The Senate confirmed billionaire businessman Wilbur Ross as commerce secretary Monday night after two Democratic members seared the White House for refusing to release Ross’s written response to questions about his banking ties to Russia’s oligarchs.
Ross, 79, is a billionaire who has turned around high-profile companies in the steel, coal, textiles and auto-parts sectors. Most of his life, he’s been a Democrat, and his nomination drew bipartisan support. He encountered opposition from some Democrats after revelations that his majority ownership of Bank of Cyprus made him a business associate wth Russian oligarchs tied to Putin.
Despite those concerns, the Senate confirmed him on a 72-27 vote.
But that was only after a sharp attack on the White House by Sen. Bill Nelson of Florida, the top Democrat on the Senate Commerce committee, who voted for the billionaire but said in a floor speech that the White House had done Ross no favors by refusing to release his answers to questions about his relationship with Russian investors in Bank of Cyprus.
“They’ve refused to provide them to the Senate prior to tonight’s vote. Now this is despite repeated phone calls to the White House; it’s also despite repeated phone calls from me to Mr. Ross to ask him to get the White House off the dime,” Nelson said in an impassioned floor speech ahead of the vote. “He had told me he filled out the answers. There is somebody in the White House making the decision that they don’t want to have in writing what Mr. Ross has told me in private conversation verbally.”
Nelson said he would vote for Ross, a Palm Beach, Fla., resident, because he’s a constituent and an admired businessman. But, he noted, the White House lost votes for Ross by failing to address the questions.
Senate Minority Leader Charles Schumer, D-N.Y., decried the breach of protocol as “another example of this administration abandoning transparency and trying to jam nominees through.” He called the failure to release the questions “so typical of this administration that stonewalls.”
Democratic Sen. Jeff Merkley of Oregon said the failure to answer questions should disqualify Ross. “... Americans have the right to know about all the conflicts of interest that could affect the judgment of a Cabinet official.”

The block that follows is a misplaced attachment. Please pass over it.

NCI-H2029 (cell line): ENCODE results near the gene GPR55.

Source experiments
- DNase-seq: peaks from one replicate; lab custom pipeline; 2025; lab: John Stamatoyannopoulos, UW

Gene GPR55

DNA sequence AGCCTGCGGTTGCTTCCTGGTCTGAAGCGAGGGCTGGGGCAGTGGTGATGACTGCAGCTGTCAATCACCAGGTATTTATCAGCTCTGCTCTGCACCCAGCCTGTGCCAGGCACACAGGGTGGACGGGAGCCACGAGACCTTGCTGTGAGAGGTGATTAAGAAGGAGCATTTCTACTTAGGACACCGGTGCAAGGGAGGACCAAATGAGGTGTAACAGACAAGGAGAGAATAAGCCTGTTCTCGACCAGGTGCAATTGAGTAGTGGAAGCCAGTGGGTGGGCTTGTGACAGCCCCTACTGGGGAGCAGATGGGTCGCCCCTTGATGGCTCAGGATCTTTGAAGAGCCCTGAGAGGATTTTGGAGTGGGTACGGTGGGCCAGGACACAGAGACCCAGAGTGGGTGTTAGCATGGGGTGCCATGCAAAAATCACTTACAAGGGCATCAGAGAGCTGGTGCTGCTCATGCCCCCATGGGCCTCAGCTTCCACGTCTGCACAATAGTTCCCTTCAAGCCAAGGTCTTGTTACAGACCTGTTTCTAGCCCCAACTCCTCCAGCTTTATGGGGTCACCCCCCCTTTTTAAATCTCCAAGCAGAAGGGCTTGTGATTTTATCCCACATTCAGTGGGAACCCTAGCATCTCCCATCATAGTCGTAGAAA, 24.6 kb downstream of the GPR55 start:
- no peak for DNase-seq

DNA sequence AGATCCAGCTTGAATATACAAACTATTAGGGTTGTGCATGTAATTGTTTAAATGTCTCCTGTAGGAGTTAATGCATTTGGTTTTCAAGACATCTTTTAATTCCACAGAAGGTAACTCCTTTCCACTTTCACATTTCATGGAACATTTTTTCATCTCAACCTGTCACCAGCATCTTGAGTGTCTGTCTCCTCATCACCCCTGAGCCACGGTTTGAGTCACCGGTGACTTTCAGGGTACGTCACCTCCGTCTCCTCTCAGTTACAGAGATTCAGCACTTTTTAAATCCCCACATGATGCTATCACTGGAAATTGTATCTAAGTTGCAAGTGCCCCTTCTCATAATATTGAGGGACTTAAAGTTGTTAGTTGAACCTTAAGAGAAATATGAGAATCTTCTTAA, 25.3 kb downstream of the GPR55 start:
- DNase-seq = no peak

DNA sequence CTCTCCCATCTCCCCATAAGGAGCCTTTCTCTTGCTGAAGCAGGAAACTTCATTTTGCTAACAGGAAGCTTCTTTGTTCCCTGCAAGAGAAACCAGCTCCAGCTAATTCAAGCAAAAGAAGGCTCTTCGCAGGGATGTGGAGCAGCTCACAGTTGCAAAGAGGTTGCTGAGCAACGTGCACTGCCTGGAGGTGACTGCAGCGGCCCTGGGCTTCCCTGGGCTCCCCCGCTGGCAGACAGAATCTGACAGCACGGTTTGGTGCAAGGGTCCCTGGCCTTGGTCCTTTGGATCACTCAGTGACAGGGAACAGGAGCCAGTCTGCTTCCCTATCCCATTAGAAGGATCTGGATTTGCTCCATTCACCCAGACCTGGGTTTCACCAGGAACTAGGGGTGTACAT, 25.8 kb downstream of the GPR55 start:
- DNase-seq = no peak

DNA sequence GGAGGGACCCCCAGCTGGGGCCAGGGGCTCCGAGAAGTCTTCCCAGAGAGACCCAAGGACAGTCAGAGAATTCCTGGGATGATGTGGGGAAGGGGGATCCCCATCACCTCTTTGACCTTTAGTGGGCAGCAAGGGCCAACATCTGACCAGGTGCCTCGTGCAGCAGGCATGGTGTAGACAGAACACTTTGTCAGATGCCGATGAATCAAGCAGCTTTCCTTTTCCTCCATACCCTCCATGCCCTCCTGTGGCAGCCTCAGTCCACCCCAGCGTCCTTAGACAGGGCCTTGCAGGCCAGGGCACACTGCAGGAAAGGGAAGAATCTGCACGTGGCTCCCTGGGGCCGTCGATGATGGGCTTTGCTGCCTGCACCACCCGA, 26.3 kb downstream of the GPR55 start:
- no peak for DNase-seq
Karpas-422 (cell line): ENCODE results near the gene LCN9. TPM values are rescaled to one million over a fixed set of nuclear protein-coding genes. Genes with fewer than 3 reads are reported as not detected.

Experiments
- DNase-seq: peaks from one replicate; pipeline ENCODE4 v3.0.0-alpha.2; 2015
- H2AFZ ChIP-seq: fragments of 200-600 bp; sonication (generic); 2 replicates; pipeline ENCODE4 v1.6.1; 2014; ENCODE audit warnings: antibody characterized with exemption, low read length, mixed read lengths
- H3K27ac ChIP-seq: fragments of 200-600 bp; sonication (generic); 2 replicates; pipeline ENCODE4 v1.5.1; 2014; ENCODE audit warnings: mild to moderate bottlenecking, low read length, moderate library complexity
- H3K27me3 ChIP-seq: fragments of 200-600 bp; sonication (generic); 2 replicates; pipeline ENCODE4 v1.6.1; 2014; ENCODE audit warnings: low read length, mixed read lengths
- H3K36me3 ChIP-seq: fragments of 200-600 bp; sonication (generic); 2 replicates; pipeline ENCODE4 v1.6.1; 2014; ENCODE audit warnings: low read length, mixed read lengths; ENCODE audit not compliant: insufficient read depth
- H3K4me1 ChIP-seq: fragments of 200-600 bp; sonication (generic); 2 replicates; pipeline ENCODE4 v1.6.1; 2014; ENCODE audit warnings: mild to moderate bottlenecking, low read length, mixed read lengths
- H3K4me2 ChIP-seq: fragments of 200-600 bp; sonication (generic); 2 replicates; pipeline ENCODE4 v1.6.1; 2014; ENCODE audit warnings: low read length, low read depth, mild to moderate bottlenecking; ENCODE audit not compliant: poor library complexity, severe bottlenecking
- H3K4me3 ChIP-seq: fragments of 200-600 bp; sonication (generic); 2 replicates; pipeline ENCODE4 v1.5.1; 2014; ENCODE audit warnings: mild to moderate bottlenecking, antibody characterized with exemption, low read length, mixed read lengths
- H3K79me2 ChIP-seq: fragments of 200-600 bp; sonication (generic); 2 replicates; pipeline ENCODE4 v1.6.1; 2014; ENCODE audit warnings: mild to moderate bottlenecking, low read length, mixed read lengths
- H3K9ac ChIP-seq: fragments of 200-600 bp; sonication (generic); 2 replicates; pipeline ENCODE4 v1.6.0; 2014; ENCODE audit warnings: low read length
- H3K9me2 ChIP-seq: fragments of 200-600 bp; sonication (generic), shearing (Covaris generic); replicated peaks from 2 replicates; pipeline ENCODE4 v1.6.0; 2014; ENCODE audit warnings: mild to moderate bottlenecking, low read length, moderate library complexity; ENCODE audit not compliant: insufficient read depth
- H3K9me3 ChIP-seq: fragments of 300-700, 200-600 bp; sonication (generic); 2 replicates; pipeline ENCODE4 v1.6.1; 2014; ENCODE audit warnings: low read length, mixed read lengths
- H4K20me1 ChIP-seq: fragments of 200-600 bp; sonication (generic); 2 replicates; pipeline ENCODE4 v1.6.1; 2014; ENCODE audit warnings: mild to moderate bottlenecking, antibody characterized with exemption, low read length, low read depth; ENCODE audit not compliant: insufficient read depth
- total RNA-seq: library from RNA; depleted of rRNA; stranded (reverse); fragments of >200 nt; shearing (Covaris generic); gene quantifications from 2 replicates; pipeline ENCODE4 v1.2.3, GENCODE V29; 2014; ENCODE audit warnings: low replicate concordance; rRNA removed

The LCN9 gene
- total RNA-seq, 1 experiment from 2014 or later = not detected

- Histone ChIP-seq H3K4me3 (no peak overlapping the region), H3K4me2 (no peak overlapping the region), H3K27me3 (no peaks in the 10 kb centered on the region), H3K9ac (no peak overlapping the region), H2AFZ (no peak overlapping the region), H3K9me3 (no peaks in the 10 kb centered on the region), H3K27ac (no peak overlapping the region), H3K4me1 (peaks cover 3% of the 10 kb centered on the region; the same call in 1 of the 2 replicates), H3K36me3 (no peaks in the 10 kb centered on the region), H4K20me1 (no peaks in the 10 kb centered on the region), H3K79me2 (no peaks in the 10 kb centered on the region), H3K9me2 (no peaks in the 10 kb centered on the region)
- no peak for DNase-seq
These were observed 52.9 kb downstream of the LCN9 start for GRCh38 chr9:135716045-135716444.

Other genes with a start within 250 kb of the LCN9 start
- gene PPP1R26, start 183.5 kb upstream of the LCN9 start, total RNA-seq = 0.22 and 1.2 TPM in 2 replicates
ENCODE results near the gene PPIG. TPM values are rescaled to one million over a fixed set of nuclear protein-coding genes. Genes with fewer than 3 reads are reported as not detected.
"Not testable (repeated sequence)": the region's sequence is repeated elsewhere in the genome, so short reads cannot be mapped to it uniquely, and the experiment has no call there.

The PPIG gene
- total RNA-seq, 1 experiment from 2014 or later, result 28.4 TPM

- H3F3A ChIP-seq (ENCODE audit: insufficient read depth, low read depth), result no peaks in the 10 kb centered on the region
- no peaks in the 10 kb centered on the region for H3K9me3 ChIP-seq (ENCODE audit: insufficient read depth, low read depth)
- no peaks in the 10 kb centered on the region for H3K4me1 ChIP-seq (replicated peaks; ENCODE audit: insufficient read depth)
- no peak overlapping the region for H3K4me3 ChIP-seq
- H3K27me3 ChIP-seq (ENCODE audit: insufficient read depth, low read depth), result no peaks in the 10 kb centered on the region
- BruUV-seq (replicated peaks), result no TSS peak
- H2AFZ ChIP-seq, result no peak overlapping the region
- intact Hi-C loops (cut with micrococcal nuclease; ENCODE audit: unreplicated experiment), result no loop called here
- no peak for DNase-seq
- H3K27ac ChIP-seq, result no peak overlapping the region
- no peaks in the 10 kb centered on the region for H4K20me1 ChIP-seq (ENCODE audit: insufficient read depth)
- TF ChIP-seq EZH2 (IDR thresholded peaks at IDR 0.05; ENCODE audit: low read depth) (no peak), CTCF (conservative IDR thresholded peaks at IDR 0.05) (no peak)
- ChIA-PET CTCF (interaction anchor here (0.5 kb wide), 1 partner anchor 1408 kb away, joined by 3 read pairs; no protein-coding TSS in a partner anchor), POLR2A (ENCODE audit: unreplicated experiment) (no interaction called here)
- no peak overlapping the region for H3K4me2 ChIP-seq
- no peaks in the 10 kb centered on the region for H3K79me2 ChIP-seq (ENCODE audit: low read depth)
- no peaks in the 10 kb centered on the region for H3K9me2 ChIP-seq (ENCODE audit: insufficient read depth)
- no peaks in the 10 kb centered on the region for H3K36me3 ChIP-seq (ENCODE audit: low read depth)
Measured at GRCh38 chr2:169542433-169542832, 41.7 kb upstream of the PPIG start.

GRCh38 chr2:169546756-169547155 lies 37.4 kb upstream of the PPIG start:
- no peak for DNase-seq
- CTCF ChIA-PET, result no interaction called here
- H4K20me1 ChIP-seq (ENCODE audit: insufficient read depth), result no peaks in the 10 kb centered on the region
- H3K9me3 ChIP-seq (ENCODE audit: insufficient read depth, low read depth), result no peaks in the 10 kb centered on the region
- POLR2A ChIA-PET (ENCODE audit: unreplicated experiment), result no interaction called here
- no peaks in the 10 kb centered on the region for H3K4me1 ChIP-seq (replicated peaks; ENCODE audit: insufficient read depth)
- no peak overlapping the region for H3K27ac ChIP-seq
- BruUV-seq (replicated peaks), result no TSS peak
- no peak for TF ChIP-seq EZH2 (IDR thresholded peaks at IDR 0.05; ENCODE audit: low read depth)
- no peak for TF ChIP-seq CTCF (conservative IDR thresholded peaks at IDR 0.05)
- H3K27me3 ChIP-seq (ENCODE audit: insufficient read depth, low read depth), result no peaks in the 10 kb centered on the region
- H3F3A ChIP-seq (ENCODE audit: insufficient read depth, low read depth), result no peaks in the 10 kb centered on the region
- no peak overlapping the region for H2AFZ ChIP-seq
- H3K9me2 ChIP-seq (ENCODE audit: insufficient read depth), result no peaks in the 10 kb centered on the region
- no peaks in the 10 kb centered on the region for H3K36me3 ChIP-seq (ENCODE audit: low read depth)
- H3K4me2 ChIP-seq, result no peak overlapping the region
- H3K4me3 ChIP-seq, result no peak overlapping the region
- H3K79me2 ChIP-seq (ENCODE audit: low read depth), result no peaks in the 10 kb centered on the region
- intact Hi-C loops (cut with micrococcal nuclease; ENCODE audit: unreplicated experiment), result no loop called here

The White House’s withholding of the responses only added to a widening narrative of ties between Trump administration officials and Russia, a country U.S. intelligence agencies have determined attempted to meddle in the recent U.S. election. The White House refused to respond to questions about Ross.
An investment group led by Ross took a majority stake in the Russia-tied bank in September 2014, becoming its vice chairman. Reporting by McClatchy and other news organizations showed that the largest stakeholder in Bank of Cyprus — after Ross’s group — was Viktor Vekselberg, one of Russia’s wealthiest businessmen and a longtime ally of Putin. The previous vice chairman of the bank was Vladimir Strzhalkovsky, reportedly a former KGB agent believed to be a longtime associate of Putin.
And before Bank of Cyprus was engulfed in that nation’s banking crisis in 2013, another powerful Russian businessman —Dmitry Ryvolovev— had a 10 percent stake in the Cypriot bank. In 2008, amid the U.S. financial crisis and declining real-estate prices, Ryvolovev purchased Donald Trump’s Palm Beach mansion for almost $100 million, about $60 million more than Trump had paid for the Florida property.
Six Democratic senators, led by Florida’s Bill Nelson, sent a letter to Ross on Feb. 16 asking specific questions about Vekselberg and Russian contacts with Bank of Cyprus. Nelson said on the Senate floor Monday night that he had spoken twice to Ross, and that the commerce nominee had offered verbal explanations. Nelson said Ross assured him he knew of no nexus among Russians, the Cyprus bank and figures in the Trump campaign, and suggested that Ross had met Vekselberg once for an hour, well before Trump ever announced an election bid.
Because the nomination was “under the overhanging question of the unlawful Russian involvement in a U.S. election,” Nelson said he sought assurances about Russian investors in Bank of Cyprus.
Several people who worked in Trump’s campaign and have joined his administration have controversial ties to Russia. His secretary of state, former ExxonMobil CEO Rex Tillerson, did business with Putin. Trump’s national security adviser Lt. Gen. Michael Flynn was fired earlier this month for failing to fully inform Vice President Mike Pence about conversations he had with the Russian ambassador before Inauguration Day about sanctions.
Campaign manager Paul Manafort resigned from the campaign last Aug. 19 over his business ties to the former Ukrainian president, who is now living in Russia.